This year was my very first Yom Kippur in Israel. The experience was in some ways similar to Yom Kippur in the U.S., but unsurprisingly different in other ways.
In the days leading up to Yom Kippur, my ulpan class read in Hebrew about the holiday and went around saying “sorry” for transgressions committed against each other. Channeling my inner Hebrew school days, I apologized to the class for speaking to my friend Naomi during class—and for doing so in English. We are no longer allowed to sit next to each other because we have too much fun chatting when we should be listening. That much hasn’t changed since my Hebrew school days. At least this time around I can conjugate in Hebrew while interrupting the class!
On the eve of Yom Kippur, I called my family to apologize for past transgressions. I finished eating dinner and guzzling water at around 6 p.m. so we could leave for the Kol Nidre services. Walking as a group to the Ashkenazi shul (a traditional synagogue that follows the Eastern European traditions), we saw dozens of kids and adults riding their bikes around on the streets, which is apparently a Yom Kippur tradition for secular Israelis.
At shul the next day, some of the prayers and tunes were familiar—back in Seattle, my family goes to a Conservative synagogue that follows more or less the same traditional Hebrew service. Outside of Israel, at the end of services we say “L’shana haba’a b’Yerushalayim,” meaning “Next year in Jerusalem!” But this year, we were in Jerusalem! So at the end of the service, after the final shofar blast, we proclaimed instead, “L’shana haba’a b’Yerushalayim habenuya”—next year in the rebuilt Jerusalem! By adding the word “rebuilt,” we are expressing not only the desire to be in Jerusalem physically, but we should be here with a rebuilt Temple, meaning with the coming of the Messiah.
We repeated this verse several times, and with each one, the words became louder and stronger. The last one was so powerful that it gave me goosebumps and I started to tear up.
The topic of discussion on the walk back to ulpan was, “If you could eat anything right now, what would it be?” Our answers spanned the globe, from rice and beans from Brazil, fresh sushi from Japan, to a juicy American hamburger. Unfortunately, none of us got our wishes—the ulpan served some schnitzel and kube (meatballs), very average Israeli foods, which might have appealed only to a tourist.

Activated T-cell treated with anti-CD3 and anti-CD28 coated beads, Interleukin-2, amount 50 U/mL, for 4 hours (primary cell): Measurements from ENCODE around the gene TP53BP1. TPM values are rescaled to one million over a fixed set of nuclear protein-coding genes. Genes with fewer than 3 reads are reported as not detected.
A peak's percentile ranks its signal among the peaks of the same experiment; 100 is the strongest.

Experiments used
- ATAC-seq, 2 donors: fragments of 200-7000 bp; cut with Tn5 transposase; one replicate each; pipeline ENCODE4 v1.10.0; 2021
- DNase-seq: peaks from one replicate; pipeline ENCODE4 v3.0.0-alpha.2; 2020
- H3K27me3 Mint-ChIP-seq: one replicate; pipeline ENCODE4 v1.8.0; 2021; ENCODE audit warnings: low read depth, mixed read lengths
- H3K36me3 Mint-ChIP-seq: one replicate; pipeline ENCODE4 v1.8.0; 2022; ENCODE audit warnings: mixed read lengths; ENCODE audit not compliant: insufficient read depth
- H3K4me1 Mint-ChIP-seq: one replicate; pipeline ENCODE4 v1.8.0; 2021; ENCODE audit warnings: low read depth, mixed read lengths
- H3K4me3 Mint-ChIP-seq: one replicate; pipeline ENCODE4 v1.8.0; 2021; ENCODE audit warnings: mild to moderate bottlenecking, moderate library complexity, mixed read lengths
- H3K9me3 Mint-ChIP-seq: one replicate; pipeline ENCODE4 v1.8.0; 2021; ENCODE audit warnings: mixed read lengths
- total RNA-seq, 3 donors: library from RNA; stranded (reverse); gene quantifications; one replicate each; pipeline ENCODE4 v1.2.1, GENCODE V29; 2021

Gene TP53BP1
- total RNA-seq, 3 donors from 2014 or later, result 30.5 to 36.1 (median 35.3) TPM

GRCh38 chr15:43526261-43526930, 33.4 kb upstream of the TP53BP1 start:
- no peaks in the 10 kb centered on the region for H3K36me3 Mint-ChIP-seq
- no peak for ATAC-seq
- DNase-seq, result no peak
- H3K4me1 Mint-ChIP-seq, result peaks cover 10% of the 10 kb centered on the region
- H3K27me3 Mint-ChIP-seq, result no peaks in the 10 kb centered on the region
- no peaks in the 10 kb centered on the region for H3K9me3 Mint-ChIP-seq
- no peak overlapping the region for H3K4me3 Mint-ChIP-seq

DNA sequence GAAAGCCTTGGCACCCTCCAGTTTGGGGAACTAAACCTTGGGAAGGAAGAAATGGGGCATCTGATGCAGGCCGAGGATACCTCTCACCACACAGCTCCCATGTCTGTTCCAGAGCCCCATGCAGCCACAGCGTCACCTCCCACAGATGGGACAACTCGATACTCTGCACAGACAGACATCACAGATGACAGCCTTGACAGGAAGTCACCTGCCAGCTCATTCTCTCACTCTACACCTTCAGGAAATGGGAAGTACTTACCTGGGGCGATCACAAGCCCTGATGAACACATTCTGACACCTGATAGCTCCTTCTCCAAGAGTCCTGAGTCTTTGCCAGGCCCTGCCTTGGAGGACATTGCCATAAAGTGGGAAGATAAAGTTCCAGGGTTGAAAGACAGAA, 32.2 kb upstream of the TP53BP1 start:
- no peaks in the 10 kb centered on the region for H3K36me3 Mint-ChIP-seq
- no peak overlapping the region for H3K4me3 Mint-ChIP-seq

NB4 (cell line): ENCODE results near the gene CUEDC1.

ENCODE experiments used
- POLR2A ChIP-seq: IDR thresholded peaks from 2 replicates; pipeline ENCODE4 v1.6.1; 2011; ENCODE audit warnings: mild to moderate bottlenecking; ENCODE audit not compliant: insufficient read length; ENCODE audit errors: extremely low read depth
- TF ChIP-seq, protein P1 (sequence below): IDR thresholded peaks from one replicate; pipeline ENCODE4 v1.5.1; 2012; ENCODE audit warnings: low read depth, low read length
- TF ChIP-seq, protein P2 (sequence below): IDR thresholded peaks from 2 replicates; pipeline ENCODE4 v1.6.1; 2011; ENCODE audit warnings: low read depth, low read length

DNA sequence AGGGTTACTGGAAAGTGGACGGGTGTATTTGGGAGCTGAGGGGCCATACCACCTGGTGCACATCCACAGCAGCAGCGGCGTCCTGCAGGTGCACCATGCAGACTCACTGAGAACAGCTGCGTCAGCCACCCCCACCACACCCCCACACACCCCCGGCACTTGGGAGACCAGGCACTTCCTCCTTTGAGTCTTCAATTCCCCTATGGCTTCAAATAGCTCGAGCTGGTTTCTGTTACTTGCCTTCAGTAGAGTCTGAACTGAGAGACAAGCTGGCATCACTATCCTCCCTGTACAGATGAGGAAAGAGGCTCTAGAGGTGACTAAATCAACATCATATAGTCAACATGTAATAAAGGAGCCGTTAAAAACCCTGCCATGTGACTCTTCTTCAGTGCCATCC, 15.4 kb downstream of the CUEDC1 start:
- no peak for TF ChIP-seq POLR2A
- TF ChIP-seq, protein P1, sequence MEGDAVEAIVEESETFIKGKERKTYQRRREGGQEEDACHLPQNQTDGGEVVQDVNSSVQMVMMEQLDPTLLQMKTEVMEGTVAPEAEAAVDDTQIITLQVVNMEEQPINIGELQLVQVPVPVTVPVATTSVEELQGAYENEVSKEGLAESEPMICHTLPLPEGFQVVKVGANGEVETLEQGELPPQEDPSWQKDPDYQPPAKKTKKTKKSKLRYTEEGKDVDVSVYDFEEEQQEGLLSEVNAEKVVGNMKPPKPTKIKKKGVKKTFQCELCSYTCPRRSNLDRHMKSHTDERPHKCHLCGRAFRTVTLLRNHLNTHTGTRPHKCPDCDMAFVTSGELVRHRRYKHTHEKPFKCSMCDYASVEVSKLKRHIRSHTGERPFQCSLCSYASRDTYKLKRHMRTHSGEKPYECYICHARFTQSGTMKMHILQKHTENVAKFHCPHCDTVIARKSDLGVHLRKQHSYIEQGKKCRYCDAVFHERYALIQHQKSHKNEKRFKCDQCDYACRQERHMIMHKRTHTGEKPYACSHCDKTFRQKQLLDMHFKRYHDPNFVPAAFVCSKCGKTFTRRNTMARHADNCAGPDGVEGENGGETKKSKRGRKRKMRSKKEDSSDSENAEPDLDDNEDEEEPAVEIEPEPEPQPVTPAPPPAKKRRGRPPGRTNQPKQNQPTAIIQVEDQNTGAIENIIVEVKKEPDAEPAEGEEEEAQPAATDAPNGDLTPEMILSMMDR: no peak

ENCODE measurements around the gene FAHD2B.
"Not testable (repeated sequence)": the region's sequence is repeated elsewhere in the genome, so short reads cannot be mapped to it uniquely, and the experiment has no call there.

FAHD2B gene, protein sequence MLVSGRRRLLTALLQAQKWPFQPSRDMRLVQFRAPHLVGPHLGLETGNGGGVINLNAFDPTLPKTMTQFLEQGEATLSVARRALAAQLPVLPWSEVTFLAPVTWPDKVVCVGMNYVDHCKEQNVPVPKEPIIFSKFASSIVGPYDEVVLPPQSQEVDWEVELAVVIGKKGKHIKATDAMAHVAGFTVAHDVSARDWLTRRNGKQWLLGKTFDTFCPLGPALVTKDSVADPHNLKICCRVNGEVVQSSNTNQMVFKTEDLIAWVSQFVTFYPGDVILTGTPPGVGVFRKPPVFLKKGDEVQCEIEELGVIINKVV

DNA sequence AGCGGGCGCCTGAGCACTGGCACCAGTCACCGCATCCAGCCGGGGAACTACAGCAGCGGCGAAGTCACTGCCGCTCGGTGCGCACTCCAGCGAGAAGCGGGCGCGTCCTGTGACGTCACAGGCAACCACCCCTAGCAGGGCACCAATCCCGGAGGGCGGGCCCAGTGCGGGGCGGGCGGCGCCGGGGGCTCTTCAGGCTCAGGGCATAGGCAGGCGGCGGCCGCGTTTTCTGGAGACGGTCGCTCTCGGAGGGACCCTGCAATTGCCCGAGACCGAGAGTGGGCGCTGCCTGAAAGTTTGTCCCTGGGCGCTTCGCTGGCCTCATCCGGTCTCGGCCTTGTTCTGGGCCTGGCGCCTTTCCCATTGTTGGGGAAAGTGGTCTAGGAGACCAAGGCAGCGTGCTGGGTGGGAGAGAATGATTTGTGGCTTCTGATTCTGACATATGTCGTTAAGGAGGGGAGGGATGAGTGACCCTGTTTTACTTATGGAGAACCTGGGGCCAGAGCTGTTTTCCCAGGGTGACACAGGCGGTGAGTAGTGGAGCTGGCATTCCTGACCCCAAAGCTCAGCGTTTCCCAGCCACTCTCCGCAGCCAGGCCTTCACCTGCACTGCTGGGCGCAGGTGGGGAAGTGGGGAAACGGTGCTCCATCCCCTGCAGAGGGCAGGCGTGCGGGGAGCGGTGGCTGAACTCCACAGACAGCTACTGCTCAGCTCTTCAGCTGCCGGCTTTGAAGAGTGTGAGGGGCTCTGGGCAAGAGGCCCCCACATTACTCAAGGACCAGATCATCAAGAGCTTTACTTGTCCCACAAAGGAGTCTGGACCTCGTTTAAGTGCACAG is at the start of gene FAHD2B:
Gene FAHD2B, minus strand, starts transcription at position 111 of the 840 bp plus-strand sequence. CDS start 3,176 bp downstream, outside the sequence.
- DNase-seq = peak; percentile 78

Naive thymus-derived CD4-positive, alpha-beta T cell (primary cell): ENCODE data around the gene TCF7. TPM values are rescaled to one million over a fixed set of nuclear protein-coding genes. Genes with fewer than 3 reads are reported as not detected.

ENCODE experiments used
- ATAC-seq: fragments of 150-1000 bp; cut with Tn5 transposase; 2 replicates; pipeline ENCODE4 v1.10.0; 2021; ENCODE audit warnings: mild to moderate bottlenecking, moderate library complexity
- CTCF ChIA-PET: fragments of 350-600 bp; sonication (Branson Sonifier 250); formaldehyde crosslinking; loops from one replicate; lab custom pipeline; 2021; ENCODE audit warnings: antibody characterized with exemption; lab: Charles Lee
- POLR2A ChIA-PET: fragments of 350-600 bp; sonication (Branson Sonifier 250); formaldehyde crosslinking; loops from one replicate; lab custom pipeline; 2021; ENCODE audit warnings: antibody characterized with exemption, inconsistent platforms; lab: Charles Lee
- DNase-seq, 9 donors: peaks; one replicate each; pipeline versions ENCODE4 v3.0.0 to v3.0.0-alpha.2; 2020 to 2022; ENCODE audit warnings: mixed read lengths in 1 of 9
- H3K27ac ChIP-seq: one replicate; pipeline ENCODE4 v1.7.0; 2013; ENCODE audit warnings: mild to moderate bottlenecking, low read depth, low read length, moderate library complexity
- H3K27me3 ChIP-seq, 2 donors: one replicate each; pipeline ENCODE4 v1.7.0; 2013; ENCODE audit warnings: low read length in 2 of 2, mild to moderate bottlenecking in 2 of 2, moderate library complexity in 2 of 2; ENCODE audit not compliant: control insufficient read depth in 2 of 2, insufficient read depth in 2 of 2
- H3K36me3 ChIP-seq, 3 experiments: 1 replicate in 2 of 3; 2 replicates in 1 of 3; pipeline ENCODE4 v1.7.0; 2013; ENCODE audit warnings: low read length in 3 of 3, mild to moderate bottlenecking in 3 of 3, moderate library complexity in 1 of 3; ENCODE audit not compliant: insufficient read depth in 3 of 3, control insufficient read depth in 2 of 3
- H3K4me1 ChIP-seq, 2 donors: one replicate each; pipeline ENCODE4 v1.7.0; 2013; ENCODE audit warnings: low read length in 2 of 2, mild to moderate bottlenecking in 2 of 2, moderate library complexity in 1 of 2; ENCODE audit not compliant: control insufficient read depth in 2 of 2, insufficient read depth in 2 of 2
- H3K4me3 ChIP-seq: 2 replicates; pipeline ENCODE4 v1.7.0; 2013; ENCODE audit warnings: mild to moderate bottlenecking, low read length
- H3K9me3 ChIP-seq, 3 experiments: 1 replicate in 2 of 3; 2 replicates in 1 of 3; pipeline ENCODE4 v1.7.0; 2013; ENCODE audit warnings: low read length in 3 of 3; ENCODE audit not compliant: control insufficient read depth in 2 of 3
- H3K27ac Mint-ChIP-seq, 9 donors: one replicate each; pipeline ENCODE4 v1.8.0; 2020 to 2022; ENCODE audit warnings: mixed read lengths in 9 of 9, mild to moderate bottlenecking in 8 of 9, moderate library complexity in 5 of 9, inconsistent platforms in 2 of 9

Shortly after Yom Kippur is Sukkot, the holiday where Jews build a sukkah outdoors, which kind of looks like a decorated hut/booth covered with leaves as the roof. The tradition is to “dwell” (eat and sleep) in the sukkah. In America, Sukkot begins with a two-day Yom Tov, a festival during which work is not permitted, similar to Shabbat. However, in Israel, Yom Tov is only one day. An integral symbol of Sukkot is the lulav, a bundle of branches from the date palm, myrtle and willow trees, together with an etrog (citron, looks like a weird lemon). Rabbis can often be seen on the street before Sukkot inspecting the etrogs for imperfections.
Back in the U.S., I had only seen one sukkah at a time. Jews built them at their homes, but because Jews are so spread out in Seattle, you would never expect to see more than one while standing in one place. But in Israel, the sukkot are everywhere—on the streets, outside of restaurants, on people’s balconies, everywhere. It looks like a scene from “Ushpizin,” a highly recommended Israeli movie about Sukkot.
Experiencing Yom Kippur and Sukkot in Israel underscored how special a place this is. I had never heard people yearn for the rebuilding of Jerusalem on Yom Kippur because in the diaspora, we yearn just to be in the city of Jerusalem. But now I’m here in the Jewish state, where you see a dozen sukkot on the same street. And now I realize how incredibly special that is.
Last Shabbat, someone told me that there are only three mitzvot (commandments) that involve one’s whole body. The first is observing Shabbat. We prepare food, light candles, drink wine, eat a festive meal, rest, and pray. The second is building a sukkah. We erect and decorate three “walls” with a table inside and a ceiling of leaves. And the third is being in the Land of Israel. This coming Shabbat, I will have the opportunity to do all three at once. I hope everyone will someday have the opportunity fulfill all three of these amazing mitzvot at once and see more than one sukkah at a time. In the meantime, have a happy and healthy Sukkot, wherever you may be.
Eliana Rudee is a fellow with the Salomon Center for American Jewish Thought and the author of the new “Aliyah Annotated” column for JNS.org. She is a graduate of Scripps College, where she studied International Relations and Jewish Studies. She was published in USA Today and Forbes after writing about her experiences in Israel last summer. Follow her aliyah column on JNS.org, Facebook, and Instagram.
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